Readers here are doubtlessly familiar with the tragic death of Declan Sullivan. Unfortunately, Declan’s death was not, in the big sense, unusual: every day, people die in the course of jobs they suspect to be dangerous. The intense media focus on Declan’s case, however, gives us a unique opportunity to explore the serious — and usually unknown to the public — issue of when an employer bears responsibility for the apparent risks of the job.
Back in the Gilded Age, the doctrine of “assumption of risk” routinely precluded employees (really, anyone) from suing the major corporations which caused their injuries. If you, as a plaintiff, had any hint that you could be in danger, then you “assumed the risk” of that danger, and so were wholly precluded from any legal relief. It did not matter if your injury was caused entirely by someone else’s negligence or recklessness, and it did not matter if you could only keep your job, and therefore feed yourself and your family, by facing the risk. If a court had any reason to suspect you were aware or should have been aware of the danger, then it would deny you relief.
That’s certainly the case with Declan Sullivan; he undoubtedly appreciated the risk of his situation, and even tweeted about it.
Back in the Gilded Age, that would have been enough: Declan’s death would have been deemed, as a legal matter, entirely his own fault. If the Federalist Society and “tort reformers” had their way, that would still be the law today. Defense lawyers routinely claim it still is the law.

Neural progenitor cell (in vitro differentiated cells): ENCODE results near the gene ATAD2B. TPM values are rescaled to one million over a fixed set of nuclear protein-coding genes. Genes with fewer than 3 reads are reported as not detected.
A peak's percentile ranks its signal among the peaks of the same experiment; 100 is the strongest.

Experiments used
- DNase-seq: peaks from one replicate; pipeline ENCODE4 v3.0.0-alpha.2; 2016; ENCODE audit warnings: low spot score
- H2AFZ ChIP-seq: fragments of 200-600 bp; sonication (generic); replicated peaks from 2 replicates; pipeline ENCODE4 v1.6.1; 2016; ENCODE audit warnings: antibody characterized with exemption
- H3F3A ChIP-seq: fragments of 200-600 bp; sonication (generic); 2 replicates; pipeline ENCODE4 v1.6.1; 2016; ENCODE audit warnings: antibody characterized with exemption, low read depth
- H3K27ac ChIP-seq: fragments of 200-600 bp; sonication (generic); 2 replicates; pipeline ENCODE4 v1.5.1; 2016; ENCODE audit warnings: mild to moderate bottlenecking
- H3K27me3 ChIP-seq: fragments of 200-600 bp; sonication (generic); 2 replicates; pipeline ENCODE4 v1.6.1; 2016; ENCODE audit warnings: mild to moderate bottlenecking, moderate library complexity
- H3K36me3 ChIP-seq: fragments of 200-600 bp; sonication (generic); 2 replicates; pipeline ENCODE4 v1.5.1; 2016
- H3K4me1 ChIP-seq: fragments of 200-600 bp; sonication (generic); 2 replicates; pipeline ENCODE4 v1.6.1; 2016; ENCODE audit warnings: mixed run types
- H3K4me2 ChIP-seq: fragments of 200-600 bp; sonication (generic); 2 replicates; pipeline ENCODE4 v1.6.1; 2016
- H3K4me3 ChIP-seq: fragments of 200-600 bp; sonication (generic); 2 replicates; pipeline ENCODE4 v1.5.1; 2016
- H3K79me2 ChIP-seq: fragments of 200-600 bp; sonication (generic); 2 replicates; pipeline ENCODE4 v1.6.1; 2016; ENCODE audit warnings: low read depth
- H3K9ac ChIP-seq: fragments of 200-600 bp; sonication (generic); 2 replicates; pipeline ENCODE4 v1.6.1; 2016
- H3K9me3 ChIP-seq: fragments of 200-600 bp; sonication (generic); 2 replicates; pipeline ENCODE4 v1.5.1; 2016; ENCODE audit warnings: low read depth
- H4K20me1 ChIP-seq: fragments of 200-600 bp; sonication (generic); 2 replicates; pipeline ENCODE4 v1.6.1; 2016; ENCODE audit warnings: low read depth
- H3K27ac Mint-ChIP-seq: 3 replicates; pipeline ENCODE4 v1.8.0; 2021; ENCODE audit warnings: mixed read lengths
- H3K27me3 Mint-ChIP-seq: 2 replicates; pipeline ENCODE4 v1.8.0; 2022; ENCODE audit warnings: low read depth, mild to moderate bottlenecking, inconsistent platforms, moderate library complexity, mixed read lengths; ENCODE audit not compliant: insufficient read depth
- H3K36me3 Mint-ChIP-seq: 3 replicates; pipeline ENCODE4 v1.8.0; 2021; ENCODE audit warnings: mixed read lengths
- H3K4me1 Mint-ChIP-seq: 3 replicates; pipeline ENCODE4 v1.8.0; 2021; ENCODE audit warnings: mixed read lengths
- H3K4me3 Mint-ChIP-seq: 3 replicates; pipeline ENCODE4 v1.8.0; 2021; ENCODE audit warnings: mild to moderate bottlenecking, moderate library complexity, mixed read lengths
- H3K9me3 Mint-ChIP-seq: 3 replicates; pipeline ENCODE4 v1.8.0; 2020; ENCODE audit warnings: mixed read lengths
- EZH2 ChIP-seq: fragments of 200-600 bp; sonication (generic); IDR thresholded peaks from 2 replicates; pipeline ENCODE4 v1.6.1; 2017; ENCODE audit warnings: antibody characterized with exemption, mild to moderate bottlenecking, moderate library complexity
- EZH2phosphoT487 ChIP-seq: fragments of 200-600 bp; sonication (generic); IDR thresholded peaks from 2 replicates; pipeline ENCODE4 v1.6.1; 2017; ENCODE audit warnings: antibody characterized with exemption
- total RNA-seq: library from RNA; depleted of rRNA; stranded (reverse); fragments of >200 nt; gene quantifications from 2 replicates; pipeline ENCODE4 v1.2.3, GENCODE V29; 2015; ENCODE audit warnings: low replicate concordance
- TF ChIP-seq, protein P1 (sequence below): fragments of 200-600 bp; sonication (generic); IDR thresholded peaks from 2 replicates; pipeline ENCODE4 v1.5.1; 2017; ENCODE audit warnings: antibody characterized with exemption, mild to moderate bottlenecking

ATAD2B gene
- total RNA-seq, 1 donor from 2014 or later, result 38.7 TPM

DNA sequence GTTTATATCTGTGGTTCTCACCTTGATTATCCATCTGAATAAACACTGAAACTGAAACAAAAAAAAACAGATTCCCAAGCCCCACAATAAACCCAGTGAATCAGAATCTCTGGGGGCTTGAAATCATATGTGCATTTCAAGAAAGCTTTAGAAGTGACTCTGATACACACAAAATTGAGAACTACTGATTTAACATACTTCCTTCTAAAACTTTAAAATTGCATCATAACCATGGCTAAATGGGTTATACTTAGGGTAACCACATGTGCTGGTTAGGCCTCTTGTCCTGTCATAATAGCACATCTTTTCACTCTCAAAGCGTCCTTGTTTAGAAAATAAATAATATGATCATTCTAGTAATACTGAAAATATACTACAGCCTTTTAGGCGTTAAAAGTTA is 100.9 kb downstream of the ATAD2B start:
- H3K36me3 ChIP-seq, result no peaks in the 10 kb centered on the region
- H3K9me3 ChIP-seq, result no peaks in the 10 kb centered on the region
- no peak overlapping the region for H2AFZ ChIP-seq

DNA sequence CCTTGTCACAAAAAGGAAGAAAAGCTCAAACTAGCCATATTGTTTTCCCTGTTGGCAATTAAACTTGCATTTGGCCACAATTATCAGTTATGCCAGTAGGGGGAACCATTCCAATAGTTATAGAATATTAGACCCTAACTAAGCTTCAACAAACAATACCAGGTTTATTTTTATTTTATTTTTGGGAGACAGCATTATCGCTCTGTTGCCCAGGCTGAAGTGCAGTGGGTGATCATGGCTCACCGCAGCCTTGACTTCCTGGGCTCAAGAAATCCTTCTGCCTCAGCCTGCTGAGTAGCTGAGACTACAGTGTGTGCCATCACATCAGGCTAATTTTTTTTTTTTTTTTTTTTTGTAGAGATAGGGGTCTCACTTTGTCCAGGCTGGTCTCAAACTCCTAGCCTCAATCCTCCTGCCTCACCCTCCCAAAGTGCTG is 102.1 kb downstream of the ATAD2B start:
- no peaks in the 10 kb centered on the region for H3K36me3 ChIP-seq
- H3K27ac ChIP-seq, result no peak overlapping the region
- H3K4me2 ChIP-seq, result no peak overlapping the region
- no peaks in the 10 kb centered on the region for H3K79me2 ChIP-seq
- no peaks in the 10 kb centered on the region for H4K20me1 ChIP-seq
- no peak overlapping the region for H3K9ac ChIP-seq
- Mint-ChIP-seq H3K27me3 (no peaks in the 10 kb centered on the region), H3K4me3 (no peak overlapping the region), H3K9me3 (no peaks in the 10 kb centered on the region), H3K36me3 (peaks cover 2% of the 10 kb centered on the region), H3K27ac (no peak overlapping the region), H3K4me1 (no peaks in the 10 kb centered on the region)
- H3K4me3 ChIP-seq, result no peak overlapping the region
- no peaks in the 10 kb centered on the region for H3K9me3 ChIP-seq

Before we consider the law, consider the realities described by other college football videographers:
At the time I was there, the video department functioned at the bottom end of the coaching tree. The video coordinator took orders from the video liaison for the coaches, normally a Grad Assist or Assist Coach. There was pressure to deliver “good” quality practice scouting video passed down from the liaison to the video department. Keep in mind these are 24-25 year olds passing down orders to 18-21 year olds. As with any organization, there are lots of layers in college athletics and the video department is typically at the bottom of the food chain. Coach was never directly tied to the decision on weather or not it was safe to be up in the lifts.
In the face of agitated young men who, through the miracle of hierarchy, have come to believe the benefits of videotaping college football practice from a good angle outweigh the risks of killing a student, most of them don’t have a real choice about going up or not, since someone stands ready to claim it’s safe and threaten to fire them if they don’t go up:
The coaches decided to hold practice with lightning on the horizon, and when I protested about going up on the lift — because, really, who wouldn’t want to spend two hours on a 50-foot-high metal conductor in the middle of a lightning storm? — I was told in no uncertain terms that I had to go up, but that I would be fine because somebody was tracking the lightning strikes in the area, and if a serious danger presented itself, I’d be allowed to come down.
The law, thankfully, has come to understand that reality, and has come to understand that an employee isn’t in the best position to objectively evaluate the situation when trying to keep his or her job in the face of an employer asserting that the job is entirely safe. Here’s, for example, the Indiana Court of Appeals, back in 1978: